Thursday, November 29, 2007

Doing it to you in your eyeholes

Or: Stuff about books.

I appreciate the irony on the fact that before he returned, I used to prattle on about Chris Jericho constantly, and now that he's back I haven't mentioned him once. Mostly because his return promo was kind of lacklustre [couldn't live up to its own hype, honestly] but this past week's RAW gave me a good feeling. The 'me want title match' promo had me rolling, and that Codebreaker/reverse backstabber finisher is pretty dope. I'd like to see them establish it as another finisher that can come out of nowhere, similar to Orton's RKO, turning their match into a 'who pulls the trigger first?' sort of thing.

Adding to my appreciation of the man and his career is the reader's copy of his autobiography my boss was kind enough to pass along. Truth be told, I don't think she's much of a wrestling fan and was glad to be rid of it. It's been awhile since I've read a wrestler's book, though I've read a lot. So many I often wonder if there's anything new they can tell me. I'm happy to say Jericho's doesn't disappoint in that regard. Y2J is one of the last guys who really had to travel the globe plying his trade, which makes for a more compelling read than some guy who played football, wrestled in one developmental group before going straight to the WWE. From tips on crafting promos [never bury your opponent] to stories on wrestling in Germany [which has a long if seldom discussed tradition of pro wrestling, or 'catch'], Jericho charms the reader from the first to last page, even if the writing might be a little casual for some.

What's cool about the age we live in is that with YouTube, most of these classic matches are available for immediate viewing. So if I read the chapter on Jericho's match with Ultimo Dragon at the WAR 3rd Anniversary show, I can watch it afterwards on demand. Pretty cool.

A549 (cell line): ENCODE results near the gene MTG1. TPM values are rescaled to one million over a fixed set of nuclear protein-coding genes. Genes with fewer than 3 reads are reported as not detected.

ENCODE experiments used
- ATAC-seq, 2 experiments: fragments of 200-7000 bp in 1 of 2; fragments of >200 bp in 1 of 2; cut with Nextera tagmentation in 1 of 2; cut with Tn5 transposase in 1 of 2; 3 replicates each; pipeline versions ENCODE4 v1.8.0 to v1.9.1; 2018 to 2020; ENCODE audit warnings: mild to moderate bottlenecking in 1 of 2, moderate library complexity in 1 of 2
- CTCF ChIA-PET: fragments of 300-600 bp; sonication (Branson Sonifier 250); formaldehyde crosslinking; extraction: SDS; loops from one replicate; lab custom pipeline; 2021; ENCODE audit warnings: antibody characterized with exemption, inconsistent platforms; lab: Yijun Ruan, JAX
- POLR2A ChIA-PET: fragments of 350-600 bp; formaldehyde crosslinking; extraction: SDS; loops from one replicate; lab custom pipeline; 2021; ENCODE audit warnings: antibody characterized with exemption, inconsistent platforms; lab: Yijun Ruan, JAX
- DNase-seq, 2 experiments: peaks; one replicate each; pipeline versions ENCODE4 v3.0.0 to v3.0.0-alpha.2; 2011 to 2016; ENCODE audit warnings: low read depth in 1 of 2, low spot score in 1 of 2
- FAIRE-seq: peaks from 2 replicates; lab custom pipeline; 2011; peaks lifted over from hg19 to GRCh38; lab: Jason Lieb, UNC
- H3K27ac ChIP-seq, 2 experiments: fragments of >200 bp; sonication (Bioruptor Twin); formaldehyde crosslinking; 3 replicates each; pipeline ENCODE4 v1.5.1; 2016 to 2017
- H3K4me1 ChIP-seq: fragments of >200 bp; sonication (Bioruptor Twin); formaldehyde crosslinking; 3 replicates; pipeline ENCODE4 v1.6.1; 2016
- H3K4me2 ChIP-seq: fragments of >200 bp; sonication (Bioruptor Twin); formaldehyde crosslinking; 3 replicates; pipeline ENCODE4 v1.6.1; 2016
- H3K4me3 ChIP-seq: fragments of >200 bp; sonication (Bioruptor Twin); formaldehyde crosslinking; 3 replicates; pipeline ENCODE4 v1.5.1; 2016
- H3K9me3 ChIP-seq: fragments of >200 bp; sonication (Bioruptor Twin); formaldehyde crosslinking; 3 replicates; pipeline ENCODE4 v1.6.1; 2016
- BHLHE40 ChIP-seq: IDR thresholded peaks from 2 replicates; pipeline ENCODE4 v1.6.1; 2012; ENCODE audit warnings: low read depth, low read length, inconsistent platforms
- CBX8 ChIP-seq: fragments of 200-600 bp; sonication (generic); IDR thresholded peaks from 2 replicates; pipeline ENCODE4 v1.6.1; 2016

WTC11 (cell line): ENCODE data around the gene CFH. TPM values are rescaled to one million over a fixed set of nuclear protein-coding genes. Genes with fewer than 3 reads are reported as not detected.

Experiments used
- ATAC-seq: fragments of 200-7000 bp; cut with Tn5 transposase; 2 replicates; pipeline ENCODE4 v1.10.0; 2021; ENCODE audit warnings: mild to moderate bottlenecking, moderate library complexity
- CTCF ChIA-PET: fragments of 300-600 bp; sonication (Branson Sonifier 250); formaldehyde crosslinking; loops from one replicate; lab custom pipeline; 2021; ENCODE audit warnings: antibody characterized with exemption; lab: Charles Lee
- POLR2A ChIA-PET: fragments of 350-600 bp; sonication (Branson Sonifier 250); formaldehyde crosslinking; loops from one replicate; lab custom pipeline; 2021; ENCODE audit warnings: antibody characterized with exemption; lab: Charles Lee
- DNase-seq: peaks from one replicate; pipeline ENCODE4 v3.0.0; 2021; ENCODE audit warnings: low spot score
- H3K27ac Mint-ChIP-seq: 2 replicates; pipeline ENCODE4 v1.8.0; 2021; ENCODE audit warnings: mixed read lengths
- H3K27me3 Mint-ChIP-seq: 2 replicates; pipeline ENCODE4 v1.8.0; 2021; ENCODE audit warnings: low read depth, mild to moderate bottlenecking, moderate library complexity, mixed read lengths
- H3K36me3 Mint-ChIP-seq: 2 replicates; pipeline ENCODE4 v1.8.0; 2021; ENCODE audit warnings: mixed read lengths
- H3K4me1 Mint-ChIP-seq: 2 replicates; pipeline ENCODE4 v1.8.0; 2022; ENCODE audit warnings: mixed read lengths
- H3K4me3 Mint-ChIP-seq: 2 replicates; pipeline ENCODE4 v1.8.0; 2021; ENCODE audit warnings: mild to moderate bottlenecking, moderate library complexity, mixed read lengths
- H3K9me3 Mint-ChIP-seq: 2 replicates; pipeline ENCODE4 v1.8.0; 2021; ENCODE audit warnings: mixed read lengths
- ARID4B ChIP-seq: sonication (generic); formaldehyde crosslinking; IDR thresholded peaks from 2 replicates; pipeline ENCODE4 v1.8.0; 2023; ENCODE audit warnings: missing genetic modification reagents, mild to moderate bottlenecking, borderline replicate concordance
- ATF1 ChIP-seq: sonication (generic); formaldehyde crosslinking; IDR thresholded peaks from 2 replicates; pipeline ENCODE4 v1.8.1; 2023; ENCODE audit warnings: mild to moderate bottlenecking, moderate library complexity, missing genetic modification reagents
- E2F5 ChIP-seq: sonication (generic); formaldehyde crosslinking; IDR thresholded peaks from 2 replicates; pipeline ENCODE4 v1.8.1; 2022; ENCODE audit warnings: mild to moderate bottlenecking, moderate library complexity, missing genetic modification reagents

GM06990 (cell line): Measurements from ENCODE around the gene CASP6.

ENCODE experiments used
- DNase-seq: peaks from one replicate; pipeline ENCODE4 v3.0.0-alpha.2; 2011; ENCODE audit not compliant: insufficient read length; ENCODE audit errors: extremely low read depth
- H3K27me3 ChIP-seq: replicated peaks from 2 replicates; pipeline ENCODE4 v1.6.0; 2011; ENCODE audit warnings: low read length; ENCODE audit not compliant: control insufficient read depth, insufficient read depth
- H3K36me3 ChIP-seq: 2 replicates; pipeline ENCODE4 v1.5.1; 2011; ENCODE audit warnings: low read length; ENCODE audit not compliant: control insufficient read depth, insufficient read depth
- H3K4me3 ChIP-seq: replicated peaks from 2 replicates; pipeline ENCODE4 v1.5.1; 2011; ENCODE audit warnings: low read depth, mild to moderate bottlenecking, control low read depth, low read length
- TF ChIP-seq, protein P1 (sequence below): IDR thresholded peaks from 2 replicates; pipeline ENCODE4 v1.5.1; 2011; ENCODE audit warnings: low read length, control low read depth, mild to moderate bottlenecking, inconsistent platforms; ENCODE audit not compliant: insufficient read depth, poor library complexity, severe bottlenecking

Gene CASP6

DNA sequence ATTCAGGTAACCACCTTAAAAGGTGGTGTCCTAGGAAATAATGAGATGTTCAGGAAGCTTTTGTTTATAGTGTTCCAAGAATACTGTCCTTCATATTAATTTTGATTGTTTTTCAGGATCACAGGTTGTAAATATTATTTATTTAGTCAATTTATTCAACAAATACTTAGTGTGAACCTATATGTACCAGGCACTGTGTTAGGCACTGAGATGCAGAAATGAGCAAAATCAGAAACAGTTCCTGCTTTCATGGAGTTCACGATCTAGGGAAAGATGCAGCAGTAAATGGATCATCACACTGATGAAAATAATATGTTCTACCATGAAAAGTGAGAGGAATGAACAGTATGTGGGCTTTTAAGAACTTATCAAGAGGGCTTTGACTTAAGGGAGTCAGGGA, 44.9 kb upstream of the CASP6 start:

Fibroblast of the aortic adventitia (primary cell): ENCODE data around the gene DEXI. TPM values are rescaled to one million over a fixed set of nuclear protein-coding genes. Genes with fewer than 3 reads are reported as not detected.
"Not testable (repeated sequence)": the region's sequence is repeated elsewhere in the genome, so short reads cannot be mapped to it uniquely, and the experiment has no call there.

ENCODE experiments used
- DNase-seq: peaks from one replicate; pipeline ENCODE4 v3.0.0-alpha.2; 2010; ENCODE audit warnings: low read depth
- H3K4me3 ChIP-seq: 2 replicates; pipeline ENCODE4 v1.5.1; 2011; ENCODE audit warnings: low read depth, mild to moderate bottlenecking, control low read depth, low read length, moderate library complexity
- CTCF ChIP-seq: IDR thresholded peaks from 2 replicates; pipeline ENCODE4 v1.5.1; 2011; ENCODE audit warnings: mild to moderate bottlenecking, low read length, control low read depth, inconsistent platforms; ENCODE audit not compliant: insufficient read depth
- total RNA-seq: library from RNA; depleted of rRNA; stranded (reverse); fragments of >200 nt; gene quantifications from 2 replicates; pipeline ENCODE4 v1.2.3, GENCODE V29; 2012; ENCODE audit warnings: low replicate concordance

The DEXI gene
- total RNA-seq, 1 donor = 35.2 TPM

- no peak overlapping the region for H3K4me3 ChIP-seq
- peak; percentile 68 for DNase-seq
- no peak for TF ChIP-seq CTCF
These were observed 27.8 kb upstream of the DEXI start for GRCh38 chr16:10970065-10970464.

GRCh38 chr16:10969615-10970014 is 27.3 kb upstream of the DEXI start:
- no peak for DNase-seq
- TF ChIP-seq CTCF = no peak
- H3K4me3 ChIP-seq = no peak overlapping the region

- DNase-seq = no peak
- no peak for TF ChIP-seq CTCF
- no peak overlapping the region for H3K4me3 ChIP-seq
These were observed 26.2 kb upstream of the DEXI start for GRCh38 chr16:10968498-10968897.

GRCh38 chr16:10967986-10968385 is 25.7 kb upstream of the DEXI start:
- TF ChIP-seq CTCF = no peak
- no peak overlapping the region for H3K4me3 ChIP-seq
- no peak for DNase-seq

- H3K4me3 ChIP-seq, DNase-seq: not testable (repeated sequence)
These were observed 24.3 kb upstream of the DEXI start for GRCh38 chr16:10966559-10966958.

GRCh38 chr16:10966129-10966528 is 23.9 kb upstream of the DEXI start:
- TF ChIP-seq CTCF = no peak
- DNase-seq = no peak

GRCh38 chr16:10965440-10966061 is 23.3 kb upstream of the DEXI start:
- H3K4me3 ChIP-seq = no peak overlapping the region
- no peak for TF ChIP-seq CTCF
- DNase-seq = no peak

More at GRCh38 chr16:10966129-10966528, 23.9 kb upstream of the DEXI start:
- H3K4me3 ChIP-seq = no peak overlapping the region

--Also pretty cool was Michael Eric Dyson's 'Know What I Mean?', a collection of lecture transcripts given on various subjects related to hip-hop. From commercialism to misogyny, to homophobia, to what it means to keep it really real, Dr. Dyson drops science like only he can, working Nelly and Michel Foucault into the same sentence, which is sometimes hard for a simpleton like me to keep up with, but it's always worth the effort.

--Finally, the current issue of Rolling Stone [the one with Jay-Z on the cover] has what I believe to be the first complete expose of the mythology of celebrated author JT LeRoy, with the full participation of the woman who created him, Laura Albert. Coles' Notes: earlier this decade a writer emerged on the scene, a 16-year-old, HIV positive, transgendered former prostitute turned literary wunderkind named Jeremiah 'Terminator' LeRoy. His books 'Sarah' and 'The Heart is Deceitful Above All Things' became beloved in certain hipster circles. Adding to the mystique was LeRoy's reclusive nature. The few times he did appear in public, he was spoken for by a pushy manager named Speedie. By 2006 it was revealed that LeRoy was the creation of writer Laura Albert, who also acted as Speedie during public appearances. The whole thing has been hailed and hated as one of the greatest literary hoaxes in recent memory. Hilarity and lawsuits ensued.

The Rolling Stone lets us know that it may not quite be a hoax, because Albert appears to be batshit crazy. As far as she's concerned, LeRoy is a real person who inhabits her body and speaks whenever he wants to, which seems to be less and less these days. It's a long and fascinating read, and worth picking up the issue or at least loitering at Chapters.

For the record: I read both of LeRoy's major works and thought 'Heart is Deceitful...' was good, if not a pleasure to read, I thought 'Sarah' was utter garbage. Backwoods hillbilly mysticism isn't really my bag, daddies.

So that's what I've been reading this week. You?


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